The car you drive might say more about where you’re from that you think. These are the most popular cars in each of the 50 states.
It turns out your vehicle preference is as much cultural and geographical as it is personal. When you look at what vehicles sell the best by state and region certain patterns present themselves. But correlation does not equal causation and not all patterns carry a higher meaning. Just take the anomalous popularity of the Chevrolet Silverado in South Dakota. In a sea of mid-western states where the F-150 predominates, the contrarians in South Dakota have a slight preference for the Silverado. Why? The answers remain in the realm of speculation.
What we do know, thanks to the researchers at Insurify, is that a vehicle’s popularity does indeed vary by region. Insurify’s data, compiled from newly registered cars applying for insurance, doesn’t just reflect the current automotive flavor of the month. Since the average age of a used car is 12 years, their data reflects the best-selling models in any given state going back a decade or more.
Conspicuously absent are all the SUVs and crossovers that have been steadily on the rise over the last decade. The perennially best-selling sedan, the Toyota Camry, doesn’t make the list while best-selling crossovers like the Toyota RAV4 and Honda CR-V are also absent. But it’s a good bet that in another 10-years’ time, the nationwide shift toward SUVs will be represented in the data.
Unsurprisingly, the most popular vehicle in the US also finds itself the most popular in the most total states. That many of those states are geographically large, more rural, and are home to much of the nation’s agricultural land should not be surprises either. The Ford F-150 has proven itself a tough and durable workhorse that can, in its most modern forms, do credible double duty as a semi-luxury option complete with the latest and greatest in automotive technology.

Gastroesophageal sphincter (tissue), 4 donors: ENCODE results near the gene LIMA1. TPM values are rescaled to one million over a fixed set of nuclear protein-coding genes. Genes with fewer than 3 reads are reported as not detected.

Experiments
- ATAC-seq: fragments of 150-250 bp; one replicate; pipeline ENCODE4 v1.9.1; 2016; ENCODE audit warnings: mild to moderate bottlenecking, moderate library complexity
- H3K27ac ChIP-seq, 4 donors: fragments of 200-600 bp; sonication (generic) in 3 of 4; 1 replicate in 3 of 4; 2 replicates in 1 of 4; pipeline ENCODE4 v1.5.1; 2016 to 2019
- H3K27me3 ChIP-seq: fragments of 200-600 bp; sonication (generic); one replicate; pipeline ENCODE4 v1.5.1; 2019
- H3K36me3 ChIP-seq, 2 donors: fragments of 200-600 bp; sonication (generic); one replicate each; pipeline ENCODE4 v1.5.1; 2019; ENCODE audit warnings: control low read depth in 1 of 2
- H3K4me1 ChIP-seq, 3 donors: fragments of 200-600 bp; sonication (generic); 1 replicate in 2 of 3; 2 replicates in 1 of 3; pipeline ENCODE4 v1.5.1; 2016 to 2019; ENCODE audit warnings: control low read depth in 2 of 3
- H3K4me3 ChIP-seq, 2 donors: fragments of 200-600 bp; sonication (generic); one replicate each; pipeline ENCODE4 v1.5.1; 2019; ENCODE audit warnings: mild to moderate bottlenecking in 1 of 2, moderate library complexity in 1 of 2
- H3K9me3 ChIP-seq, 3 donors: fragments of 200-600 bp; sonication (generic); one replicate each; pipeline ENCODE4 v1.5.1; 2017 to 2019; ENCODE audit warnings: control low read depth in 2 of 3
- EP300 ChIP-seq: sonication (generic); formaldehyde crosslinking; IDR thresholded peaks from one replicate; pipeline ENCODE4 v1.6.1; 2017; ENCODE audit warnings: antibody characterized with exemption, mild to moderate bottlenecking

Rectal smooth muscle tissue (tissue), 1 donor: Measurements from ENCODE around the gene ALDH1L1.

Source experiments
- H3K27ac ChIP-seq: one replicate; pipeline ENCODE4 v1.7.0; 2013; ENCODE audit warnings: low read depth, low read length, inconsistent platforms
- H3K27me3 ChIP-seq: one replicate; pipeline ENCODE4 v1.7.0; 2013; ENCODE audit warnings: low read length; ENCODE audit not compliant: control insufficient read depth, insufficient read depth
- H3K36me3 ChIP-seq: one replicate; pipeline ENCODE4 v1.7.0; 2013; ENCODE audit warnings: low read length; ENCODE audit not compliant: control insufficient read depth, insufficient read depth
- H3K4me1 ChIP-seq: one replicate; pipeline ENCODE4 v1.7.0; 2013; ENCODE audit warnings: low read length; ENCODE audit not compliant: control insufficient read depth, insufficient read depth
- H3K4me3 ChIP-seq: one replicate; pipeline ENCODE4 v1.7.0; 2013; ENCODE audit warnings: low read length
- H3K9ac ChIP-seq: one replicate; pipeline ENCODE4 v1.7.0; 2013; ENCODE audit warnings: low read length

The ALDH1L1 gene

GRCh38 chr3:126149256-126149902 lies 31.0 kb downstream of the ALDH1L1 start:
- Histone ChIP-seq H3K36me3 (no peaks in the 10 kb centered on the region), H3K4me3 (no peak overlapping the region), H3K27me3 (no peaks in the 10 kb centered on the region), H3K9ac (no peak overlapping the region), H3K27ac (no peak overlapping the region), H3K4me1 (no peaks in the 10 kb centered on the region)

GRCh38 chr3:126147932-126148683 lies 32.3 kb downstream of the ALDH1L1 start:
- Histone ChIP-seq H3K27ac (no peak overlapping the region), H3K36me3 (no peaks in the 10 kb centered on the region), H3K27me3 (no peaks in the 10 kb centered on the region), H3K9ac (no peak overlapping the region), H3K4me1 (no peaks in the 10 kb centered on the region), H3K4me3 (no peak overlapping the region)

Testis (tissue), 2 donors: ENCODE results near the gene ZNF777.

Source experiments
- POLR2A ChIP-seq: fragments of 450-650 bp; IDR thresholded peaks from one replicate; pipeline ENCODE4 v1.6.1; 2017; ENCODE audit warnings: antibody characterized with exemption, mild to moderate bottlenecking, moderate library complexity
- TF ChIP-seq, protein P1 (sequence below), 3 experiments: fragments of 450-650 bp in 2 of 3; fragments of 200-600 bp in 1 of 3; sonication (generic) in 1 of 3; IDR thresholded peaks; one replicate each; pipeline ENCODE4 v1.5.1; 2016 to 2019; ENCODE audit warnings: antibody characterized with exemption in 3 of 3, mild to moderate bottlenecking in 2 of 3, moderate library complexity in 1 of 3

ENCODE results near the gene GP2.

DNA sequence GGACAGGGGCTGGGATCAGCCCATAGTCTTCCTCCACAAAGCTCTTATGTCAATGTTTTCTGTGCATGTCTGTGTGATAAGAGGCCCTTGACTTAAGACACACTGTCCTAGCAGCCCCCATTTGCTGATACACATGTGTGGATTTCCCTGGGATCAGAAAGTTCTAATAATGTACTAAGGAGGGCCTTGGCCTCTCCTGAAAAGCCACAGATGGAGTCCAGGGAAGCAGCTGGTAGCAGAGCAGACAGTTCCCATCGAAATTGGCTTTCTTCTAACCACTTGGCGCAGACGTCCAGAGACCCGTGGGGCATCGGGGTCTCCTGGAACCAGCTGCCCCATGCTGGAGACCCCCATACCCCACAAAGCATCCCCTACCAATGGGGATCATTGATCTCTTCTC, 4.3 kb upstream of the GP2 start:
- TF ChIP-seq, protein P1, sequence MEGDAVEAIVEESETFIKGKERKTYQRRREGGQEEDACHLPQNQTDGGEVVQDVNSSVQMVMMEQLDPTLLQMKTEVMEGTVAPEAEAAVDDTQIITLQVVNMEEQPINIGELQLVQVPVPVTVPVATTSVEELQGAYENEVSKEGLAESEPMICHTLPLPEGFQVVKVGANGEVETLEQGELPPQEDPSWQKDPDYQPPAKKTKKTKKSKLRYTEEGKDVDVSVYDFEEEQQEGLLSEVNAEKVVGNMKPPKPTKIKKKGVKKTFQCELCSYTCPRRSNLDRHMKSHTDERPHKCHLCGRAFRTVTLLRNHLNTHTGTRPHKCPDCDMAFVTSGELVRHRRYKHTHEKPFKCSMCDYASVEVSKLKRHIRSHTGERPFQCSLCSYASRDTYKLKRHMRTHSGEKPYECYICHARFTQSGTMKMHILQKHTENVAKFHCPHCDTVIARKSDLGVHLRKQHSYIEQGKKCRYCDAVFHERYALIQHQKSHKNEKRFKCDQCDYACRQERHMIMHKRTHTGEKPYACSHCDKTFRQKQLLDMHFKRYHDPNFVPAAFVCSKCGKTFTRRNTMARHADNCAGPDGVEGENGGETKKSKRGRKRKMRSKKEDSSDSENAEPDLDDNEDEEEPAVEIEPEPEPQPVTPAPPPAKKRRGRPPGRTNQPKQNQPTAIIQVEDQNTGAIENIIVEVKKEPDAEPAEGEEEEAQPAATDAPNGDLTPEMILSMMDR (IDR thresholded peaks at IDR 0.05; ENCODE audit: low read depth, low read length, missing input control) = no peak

Just as the popularity of the F-150 tells you something about the lifestyles and economies of the West and Midwest, so too does the popularity of the Honda Accord along the eastern seaboard. From Georgia in the south to Massachusetts in the north, the Accord is the go-to commuter in the most urbanized region of the US. Please don’t ask me to explain its popularity in Nevada, however.
The Honda Civic, the smaller and sportier little brother to the Accord, comes in at number three. Geographically, the nine states represented here tend to offer more open roads than the Accord aficionados “back East” while still having major population centers like Los Angeles, Chicago, and Seattle. It appears the drivers in these states like to the split the difference between enjoying long drives in the country and keeping things efficient on their daily commutes.
The deep South seems to have its mind made up that the Altima is the best sedan around. You’ll also notice that Delaware appears twice on this list due to the fact that Delawarians, Delaware dwellers (?) can’t decide which Japanese sedan they like better, the Altima or the Accord. D.C. and Tennessee have clearly been influenced by the neighboring states. So just as every good car salesperson will tell you, referrals clearly matter.
Though the Camry and RAV4 may be the best-selling models for Toyota today, the good old Corolla remains the most popular vehicle making this state-by-state list. Its inclusion is a testament as much to the Corolla’s durability as it is its popularity since used examples tend to stay on the road a long time to get registered again and again. Florida and Vermont have always been states to march to the beats of their own drummers, so it’s not too surprising to see them together as outliers in their respective regions.
Speaking of individualistic outliers, Maine and South Dakota, two rural states that would naturally default to a pick-up truck, choose the Chevrolet Silverado over the more mainstream F-150.
You betcha, that most venerable of Chevy models, the Impala, reigns supreme in the land of 10,000 lakes. The practically minded folks of Minnesota know a good allrounder when they see one.